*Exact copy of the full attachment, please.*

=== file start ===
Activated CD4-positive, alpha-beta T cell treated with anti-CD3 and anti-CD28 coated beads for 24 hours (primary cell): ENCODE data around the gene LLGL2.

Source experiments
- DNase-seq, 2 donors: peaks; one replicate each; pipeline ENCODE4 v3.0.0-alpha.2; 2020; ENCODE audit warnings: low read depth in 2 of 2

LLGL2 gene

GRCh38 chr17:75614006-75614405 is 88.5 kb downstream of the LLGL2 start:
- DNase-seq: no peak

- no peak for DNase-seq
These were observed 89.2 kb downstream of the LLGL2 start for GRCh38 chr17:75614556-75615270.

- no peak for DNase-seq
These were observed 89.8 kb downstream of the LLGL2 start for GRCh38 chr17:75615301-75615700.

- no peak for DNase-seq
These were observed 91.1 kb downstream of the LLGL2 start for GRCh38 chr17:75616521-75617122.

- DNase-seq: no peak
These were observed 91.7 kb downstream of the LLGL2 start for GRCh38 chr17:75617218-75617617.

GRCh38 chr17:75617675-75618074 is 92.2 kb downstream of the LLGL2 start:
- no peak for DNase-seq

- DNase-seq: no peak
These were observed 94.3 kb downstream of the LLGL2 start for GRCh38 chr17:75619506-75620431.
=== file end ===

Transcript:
Activated CD4-positive, alpha-beta T cell treated with anti-CD3 and anti-CD28 coated beads for 24 hours (primary cell): ENCODE data around the gene LLGL2.

Source experiments
- DNase-seq, 2 donors: peaks; one replicate each; pipeline ENCODE4 v3.0.0-alpha.2; 2020; ENCODE audit warnings: low read depth in 2 of 2

LLGL2 gene

GRCh38 chr17:75614006-75614405 is 88.5 kb downstream of the LLGL2 start:
- DNase-seq: no peak

- no peak for DNase-seq
These were observed 89.2 kb downstream of the LLGL2 start for GRCh38 chr17:75614556-75615270.

- no peak for DNase-seq
These were observed 89.8 kb downstream of the LLGL2 start for GRCh38 chr17:75615301-75615700.

- no peak for DNase-seq
These were observed 91.1 kb downstream of the LLGL2 start for GRCh38 chr17:75616521-75617122.

- DNase-seq: no peak
These were observed 91.7 kb downstream of the LLGL2 start for GRCh38 chr17:75617218-75617617.

GRCh38 chr17:75617675-75618074 is 92.2 kb downstream of the LLGL2 start:
- no peak for DNase-seq

- DNase-seq: no peak
These were observed 94.3 kb downstream of the LLGL2 start for GRCh38 chr17:75619506-75620431.